Zica Monastery (Serbia)
|Line 1:||Line 1:|
[[Image:Zica_Monastery_Serbia_Font.jpg|right|350px|Zica Monastery Font]]The '''Zica Monastery''', built in the early 13th century, is near Kraljevo at the entrance to the Ibar Gorge in central Serbia. It was the first seat of the Serbian Archbishopric.
[[Image:Zica_Monastery_Serbia_Font.jpg|right|350px|Zica Monastery Font]]
The '''Zica Monastery''', built in the early 13th century, is near Kraljevo at the entrance to the Ibar Gorge in central Serbia. It was the first seat of the Serbian Archbishopric.
Revision as of 19:17, December 23, 2011
The Zica Monastery, built in the early 13th century, is near Kraljevo at the entrance to the Ibar Gorge in central Serbia. It was the first seat of the Serbian Archbishopric.
The monastery was founded by King Stefan Prvovencani, the First-Crowned, and built in the early 13th century and received St. Sava as the first Patriarch of the Serbian Orthodox Church in 1219. The monastery was burned in a raid near the end of the 13th century and was subsequently deserted. Multiple renovations were carried out during the late 13th and early 14th centuries. The most complete renovations were completed during the rein of King Milutin (1282-1321).
Nikolai Velimirovic was consecrated Bishop of Zica in 1919. Zica suffered damage during World War II which Bishop Nikolai was unable to restore, because of his arrest there in 1941. After the war Zica became a woman's monastery. Zica celebrated its 800th anniversary in 2005.
Zica is built according to the Raska school in the Romanesuque style. The monastery was originally painted red in the tradition of the Mount Athos monasteries. There are few frescoes dating back to the 13th century remaining in the lateral choir recesses. Most of those existing today date from the early 14th Century. The Church of the Ascension of our Lord is a single nave church build in four sections, the third rising up to a high octagonal dome.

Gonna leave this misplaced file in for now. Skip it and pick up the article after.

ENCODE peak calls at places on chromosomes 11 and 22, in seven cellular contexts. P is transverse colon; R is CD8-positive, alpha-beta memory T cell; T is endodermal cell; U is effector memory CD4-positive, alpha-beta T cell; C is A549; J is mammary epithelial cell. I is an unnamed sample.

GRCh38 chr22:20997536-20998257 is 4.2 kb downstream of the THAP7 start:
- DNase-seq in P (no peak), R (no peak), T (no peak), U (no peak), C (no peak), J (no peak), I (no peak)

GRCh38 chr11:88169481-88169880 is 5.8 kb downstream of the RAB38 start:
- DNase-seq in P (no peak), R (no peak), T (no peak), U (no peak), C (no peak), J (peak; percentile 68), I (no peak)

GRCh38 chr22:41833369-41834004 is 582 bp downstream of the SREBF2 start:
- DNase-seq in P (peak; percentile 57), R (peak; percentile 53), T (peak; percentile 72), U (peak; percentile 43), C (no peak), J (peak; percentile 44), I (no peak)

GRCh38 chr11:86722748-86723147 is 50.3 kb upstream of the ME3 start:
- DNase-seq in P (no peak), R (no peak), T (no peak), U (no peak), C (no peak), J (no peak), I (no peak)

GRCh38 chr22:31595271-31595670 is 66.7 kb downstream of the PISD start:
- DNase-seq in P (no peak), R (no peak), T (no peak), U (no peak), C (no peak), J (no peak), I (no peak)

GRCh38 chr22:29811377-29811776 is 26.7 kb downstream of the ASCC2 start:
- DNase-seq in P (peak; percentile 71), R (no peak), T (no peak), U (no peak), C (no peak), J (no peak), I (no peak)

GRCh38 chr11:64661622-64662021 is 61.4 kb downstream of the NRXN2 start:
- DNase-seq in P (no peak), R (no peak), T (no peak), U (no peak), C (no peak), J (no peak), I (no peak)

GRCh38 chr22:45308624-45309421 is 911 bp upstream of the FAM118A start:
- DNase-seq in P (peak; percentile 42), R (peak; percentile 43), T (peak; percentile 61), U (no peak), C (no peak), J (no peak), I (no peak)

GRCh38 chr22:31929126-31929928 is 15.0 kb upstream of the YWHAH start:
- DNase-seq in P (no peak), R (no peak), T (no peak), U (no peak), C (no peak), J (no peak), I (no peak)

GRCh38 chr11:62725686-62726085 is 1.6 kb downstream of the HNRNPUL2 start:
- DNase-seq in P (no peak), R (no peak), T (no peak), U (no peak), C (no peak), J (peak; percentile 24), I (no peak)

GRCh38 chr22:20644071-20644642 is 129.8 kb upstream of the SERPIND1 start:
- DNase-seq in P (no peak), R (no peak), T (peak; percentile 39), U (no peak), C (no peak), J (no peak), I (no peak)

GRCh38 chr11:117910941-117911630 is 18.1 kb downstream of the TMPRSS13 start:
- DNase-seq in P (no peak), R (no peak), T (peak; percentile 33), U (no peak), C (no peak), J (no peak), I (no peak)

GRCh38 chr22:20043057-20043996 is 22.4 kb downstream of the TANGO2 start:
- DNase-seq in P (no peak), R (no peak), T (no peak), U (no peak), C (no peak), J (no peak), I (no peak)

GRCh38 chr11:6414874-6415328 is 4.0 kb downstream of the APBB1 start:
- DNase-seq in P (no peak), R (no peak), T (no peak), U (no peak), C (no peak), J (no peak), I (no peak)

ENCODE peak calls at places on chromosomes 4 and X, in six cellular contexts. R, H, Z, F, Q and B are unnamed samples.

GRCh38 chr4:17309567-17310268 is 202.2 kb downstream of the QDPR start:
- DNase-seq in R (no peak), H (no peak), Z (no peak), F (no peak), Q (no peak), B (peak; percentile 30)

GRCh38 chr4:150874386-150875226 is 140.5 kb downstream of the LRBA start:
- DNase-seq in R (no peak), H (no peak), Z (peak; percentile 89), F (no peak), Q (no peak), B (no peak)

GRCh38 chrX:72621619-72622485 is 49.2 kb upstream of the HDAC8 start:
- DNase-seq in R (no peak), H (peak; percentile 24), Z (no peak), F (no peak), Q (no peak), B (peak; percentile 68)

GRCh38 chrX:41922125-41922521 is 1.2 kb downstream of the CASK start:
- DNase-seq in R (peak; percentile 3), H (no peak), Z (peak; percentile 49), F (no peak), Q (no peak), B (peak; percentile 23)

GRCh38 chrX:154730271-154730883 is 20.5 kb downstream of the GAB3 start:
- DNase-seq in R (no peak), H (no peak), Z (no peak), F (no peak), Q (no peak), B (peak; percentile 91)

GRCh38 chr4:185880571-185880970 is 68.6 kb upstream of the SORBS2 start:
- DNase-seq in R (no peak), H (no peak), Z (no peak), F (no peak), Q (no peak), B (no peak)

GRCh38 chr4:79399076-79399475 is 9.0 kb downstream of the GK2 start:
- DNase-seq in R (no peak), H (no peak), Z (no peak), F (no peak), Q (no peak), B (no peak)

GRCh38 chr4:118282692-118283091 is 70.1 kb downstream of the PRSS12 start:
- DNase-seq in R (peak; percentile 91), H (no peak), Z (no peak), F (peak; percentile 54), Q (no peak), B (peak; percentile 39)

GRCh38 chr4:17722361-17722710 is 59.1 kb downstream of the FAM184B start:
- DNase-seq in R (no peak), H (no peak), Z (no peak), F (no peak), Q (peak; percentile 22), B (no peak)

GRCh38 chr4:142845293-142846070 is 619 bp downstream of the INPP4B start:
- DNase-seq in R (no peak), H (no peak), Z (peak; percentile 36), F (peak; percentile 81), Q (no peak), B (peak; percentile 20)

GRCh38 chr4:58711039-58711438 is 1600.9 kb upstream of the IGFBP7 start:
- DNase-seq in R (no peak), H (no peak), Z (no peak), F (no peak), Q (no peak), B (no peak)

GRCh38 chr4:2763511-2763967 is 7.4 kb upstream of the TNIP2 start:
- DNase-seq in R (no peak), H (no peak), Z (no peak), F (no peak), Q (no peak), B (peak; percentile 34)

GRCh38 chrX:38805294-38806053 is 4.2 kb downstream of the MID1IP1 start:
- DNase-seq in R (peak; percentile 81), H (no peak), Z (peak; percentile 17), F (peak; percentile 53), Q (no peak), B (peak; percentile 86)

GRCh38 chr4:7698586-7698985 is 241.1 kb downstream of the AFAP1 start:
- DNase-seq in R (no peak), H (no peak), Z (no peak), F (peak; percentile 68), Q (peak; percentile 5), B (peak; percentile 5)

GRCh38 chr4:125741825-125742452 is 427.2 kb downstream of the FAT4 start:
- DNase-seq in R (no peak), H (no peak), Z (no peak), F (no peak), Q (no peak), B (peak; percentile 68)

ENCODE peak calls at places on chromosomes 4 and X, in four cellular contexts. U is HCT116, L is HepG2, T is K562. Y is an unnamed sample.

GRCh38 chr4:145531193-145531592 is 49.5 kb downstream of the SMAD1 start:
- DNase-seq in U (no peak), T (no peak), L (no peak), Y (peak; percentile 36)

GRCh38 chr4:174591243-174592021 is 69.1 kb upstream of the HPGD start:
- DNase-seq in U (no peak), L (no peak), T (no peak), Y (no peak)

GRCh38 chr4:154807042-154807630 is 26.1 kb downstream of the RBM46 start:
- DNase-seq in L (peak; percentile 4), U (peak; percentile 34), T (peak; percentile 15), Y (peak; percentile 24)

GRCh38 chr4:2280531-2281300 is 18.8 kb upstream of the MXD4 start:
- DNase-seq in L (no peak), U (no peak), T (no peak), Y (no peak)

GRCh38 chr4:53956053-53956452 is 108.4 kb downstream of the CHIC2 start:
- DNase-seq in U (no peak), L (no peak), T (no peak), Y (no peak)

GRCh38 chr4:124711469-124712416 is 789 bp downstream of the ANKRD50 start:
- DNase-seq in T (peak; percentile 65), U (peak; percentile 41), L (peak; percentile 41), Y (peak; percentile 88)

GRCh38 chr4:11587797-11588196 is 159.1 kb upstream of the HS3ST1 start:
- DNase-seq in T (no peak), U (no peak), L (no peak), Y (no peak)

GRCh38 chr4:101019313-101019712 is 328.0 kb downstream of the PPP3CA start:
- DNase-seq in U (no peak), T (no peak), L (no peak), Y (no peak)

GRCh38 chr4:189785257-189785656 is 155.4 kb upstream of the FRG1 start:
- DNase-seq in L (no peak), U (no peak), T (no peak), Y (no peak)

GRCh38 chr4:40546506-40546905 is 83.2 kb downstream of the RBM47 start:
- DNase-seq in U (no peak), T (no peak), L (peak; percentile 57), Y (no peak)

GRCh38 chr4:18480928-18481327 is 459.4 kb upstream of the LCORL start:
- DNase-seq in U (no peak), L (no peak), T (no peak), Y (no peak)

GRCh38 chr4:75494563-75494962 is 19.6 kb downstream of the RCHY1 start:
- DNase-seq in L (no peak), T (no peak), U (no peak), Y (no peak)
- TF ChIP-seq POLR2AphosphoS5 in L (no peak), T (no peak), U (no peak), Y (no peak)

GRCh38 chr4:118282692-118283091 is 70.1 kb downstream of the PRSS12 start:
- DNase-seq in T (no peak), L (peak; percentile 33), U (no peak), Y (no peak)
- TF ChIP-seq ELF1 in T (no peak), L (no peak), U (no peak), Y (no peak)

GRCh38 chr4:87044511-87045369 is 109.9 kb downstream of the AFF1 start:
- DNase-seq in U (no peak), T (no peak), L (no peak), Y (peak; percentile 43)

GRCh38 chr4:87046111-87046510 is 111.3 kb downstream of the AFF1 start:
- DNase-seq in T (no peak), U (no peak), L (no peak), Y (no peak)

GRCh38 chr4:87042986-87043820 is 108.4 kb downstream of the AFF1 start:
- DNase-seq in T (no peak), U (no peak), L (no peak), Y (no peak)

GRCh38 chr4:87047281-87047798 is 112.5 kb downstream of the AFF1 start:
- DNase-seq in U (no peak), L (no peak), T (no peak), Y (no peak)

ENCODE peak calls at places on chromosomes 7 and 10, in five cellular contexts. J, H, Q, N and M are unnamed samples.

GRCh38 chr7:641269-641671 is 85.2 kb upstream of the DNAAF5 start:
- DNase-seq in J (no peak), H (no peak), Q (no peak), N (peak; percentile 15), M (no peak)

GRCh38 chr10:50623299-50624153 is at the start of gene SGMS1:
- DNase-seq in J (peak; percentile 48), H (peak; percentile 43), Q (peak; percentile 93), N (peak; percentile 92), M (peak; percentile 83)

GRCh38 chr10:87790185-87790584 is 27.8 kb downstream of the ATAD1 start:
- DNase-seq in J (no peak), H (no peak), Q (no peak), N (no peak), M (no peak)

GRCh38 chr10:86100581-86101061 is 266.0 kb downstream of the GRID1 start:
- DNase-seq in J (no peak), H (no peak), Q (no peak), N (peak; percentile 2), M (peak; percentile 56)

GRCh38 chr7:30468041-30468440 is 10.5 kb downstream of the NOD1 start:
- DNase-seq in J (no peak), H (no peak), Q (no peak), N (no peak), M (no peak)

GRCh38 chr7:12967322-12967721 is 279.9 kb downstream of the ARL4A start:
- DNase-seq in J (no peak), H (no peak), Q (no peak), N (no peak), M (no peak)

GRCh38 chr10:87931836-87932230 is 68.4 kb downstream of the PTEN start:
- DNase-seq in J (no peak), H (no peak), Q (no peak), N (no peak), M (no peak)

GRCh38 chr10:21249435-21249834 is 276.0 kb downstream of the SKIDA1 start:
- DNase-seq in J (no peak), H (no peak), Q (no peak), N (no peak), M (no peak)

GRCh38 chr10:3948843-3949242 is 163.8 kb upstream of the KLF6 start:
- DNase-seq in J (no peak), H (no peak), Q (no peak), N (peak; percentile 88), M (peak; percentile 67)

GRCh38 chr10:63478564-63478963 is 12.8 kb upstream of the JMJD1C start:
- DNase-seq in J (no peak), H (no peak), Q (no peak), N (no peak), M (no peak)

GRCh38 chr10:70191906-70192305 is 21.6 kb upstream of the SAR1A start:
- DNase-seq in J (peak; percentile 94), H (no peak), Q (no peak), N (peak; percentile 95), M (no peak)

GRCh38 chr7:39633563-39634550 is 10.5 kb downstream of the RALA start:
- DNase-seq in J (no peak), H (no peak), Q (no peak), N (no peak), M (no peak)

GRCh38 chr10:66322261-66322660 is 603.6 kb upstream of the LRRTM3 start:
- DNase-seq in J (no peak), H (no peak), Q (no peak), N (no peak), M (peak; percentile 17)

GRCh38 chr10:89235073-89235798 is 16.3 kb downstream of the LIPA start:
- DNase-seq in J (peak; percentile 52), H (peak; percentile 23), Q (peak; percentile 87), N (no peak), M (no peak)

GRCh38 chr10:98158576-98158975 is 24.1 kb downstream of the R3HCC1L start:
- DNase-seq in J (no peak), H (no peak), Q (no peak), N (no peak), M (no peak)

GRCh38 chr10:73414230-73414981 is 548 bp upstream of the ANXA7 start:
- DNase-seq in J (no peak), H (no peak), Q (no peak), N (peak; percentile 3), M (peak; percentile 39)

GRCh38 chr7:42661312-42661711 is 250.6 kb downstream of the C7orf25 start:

Initial layer of Zica fresco painting was done in 1220's with some work extending to 1234, planned by St. Sava. According to the written records, St. Sava brought artists for this work "from Constantinople", further details about them are not known. In style, modest iconography and rigid style are followed. St. Sava signature design of expressing important ideas by monumental figures, typically in pairs have been used. Good examples are paired frescoes of St.Procopius and St.Artemius as well as St.Stephen and St.Demetrios, where figures dominate with height of 2.6 meters. From remaining fragments we can conclude that there have been two major themes: Childhood and Passion. Most important remaining fresco from this period is the Crucifixion.
After fire damage at the end of 13th century great part of the original fresco layer have been lost. During 14th century new fresco layer have been added. Though these have been done in a new, Palaeologuian style effort to conserve remaining old work and reconstruct lost content is clear. Most significant frescoes from this period are likely pair of apostles: Apostle Peter with church over his head symbolizing establishment of the Church of Christ on Earth with Peter as its head and Apostle Paul with the book on his head symbolizing his leading role in Christian teaching.
Following practice first established in decoration of Monastery of Studenica, in Zica too all the inscriptions were done in Serbian language, instead of the traditional Greek satisfying both political needs of the Serbian Royal family and practical needs of the population.
- ↑ Teodosije, Life of St. Sava, (Belgrade: Danicic Publishing, 1860), 141.
- ↑ M. Kasanin, The Monastery of Zica, (Belgrade: Knjizevne Novine, 1969)